Newsmakers : IFAC Offers Lifeline for Beleaguered Accountants

New York


IFAC president Graham Ward

Executives who are still bogged down in Sarbanes-Oxley and IFRS compliance are probably thinking the regulators and the world of accountancy professionals have said all they need to say on transparency and accountability of financial reporting. But they would be wrong. At its recent board meeting in New York, the International Federation of Accountants (IFAC) announced that it would look at further measures for enhancing the financial reporting supply chain and that age-old bugbear, corporate management and governance.

The more skeptical may be thinking, Uh, oh! Not more regulatory compliance, but IFAC president Graham Ward says it is too early to conclude that its work would lead to further regulation. Instead, he says, the initial focus would be on providing practical help to people within the financial reporting supply chain to ensure they do the right thing when it comes to preparing company financial statements. We are not starting from a pre-judged position that more regulation is needed, says Ward. It has more to do with professional accountants within companies saying to us, Can you give us some help in a practical sense? They want more recognition for the role they play in the production of audited financial statements.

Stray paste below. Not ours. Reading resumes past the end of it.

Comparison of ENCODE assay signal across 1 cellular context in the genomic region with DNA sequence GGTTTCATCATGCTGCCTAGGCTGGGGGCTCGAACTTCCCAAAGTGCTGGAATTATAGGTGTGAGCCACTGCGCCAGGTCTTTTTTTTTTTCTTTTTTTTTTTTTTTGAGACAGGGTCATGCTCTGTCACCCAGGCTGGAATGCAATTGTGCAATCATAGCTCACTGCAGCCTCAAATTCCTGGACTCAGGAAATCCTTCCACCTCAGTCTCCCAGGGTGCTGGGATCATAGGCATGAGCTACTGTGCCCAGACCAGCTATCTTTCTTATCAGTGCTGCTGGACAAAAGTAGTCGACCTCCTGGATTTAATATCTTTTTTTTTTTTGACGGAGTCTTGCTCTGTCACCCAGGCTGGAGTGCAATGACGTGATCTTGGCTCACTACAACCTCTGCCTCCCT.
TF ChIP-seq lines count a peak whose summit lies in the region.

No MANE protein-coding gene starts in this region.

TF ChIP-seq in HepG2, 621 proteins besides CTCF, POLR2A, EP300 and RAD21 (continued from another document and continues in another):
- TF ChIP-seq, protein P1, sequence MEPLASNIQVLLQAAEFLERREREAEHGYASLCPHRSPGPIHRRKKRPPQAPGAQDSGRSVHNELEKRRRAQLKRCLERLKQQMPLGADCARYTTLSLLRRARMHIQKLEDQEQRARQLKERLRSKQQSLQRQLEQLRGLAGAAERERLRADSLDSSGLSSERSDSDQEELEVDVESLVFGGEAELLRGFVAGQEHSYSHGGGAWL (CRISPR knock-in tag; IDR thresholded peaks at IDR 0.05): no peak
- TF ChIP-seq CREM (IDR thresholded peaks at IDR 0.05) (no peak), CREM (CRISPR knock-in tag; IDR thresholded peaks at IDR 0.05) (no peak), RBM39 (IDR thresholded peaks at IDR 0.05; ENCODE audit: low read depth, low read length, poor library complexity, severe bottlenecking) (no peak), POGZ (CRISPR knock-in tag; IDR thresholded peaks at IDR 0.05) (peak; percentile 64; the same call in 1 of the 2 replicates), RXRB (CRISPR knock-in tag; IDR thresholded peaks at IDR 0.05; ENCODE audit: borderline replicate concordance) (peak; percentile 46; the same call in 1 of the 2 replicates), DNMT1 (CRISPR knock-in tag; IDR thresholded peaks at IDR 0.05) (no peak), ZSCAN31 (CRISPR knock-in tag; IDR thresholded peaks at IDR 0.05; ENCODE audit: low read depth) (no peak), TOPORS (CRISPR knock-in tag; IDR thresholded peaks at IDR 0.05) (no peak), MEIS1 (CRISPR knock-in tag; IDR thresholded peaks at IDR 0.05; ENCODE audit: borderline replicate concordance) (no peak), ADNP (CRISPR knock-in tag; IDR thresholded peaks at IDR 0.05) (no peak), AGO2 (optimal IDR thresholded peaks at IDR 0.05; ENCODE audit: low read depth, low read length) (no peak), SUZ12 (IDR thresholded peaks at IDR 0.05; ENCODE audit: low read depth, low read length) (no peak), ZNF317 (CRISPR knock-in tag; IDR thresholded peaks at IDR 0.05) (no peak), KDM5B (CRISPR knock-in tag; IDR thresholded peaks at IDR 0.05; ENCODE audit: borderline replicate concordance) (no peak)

Ward says the renewed focus on the quality of financial accounting and reporting stemmed from a credibility report it issued two years ago entitled Rebuilding Public Confidence in Financial Reporting. And while company CFOs, CEOs and auditors have been in the firing line recently for inaccurate or dishonest financial reporting, IFACs aim is that everybody involved in the production of financial statements from the initial stages should focus on quality. That includes lawyers and banks. Ward says there was evidence to suggest that they earned fees based on the measure of success they had in convincing auditors that financial statements that werent fair were really fair. IFACs study will also look at whether measures such as the independence and rotation of auditors has made any difference in the quality of financial reporting.

Anita Hawser